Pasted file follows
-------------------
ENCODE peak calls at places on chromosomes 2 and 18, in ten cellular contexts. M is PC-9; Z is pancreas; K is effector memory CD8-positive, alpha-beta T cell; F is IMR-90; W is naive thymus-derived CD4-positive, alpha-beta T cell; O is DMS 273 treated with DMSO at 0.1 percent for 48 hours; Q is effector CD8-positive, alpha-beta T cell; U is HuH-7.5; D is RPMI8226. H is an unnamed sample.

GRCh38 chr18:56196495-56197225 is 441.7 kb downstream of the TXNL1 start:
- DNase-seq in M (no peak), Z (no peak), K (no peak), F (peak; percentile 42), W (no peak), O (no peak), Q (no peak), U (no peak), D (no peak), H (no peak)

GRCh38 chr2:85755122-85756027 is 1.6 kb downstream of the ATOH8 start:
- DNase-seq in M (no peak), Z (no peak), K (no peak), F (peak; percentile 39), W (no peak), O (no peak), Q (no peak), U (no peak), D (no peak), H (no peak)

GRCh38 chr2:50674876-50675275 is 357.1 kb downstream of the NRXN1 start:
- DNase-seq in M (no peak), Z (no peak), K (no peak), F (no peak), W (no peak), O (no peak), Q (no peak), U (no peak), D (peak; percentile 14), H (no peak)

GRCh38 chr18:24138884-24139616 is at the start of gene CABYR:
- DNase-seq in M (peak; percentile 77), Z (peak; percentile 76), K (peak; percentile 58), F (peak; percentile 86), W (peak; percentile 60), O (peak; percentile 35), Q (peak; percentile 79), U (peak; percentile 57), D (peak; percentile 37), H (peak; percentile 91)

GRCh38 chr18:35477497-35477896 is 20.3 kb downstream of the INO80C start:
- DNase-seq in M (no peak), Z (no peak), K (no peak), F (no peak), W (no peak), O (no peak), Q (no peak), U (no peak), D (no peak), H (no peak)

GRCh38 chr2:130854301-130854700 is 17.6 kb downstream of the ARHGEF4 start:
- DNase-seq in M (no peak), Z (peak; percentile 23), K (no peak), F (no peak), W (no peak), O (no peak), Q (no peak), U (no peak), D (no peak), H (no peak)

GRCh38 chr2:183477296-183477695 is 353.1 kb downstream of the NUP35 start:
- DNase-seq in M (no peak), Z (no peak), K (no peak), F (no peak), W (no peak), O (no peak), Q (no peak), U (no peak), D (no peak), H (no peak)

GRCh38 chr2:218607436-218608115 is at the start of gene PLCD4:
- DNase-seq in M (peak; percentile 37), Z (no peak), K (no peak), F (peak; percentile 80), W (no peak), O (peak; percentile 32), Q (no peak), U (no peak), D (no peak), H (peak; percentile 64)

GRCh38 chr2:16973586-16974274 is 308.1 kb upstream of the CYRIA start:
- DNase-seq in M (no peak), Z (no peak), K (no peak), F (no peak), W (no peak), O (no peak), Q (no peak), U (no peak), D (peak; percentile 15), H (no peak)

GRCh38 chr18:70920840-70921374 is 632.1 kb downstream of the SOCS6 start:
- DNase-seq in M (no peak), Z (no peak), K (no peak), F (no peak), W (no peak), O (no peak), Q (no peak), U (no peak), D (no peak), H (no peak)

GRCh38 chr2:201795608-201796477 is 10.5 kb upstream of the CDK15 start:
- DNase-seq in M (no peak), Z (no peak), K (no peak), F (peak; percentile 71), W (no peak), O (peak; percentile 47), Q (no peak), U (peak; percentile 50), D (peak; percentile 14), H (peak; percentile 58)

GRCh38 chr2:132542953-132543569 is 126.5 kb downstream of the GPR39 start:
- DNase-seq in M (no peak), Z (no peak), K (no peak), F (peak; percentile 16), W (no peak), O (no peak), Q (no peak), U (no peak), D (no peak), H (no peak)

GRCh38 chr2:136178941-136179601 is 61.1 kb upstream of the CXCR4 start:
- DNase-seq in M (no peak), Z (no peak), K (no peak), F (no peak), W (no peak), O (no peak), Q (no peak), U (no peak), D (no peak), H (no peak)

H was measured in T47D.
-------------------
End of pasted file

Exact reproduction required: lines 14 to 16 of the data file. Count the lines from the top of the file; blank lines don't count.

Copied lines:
GRCh38 chr2:183477296-183477695 is 353.1 kb downstream of the NUP35 start:
- DNase-seq in M (no peak), Z (no peak), K (no peak), F (no peak), W (no peak), O (no peak), Q (no peak), U (no peak), D (no peak), H (no peak)

GRCh38 chr2:218607436-218608115 is at the start of gene PLCD4: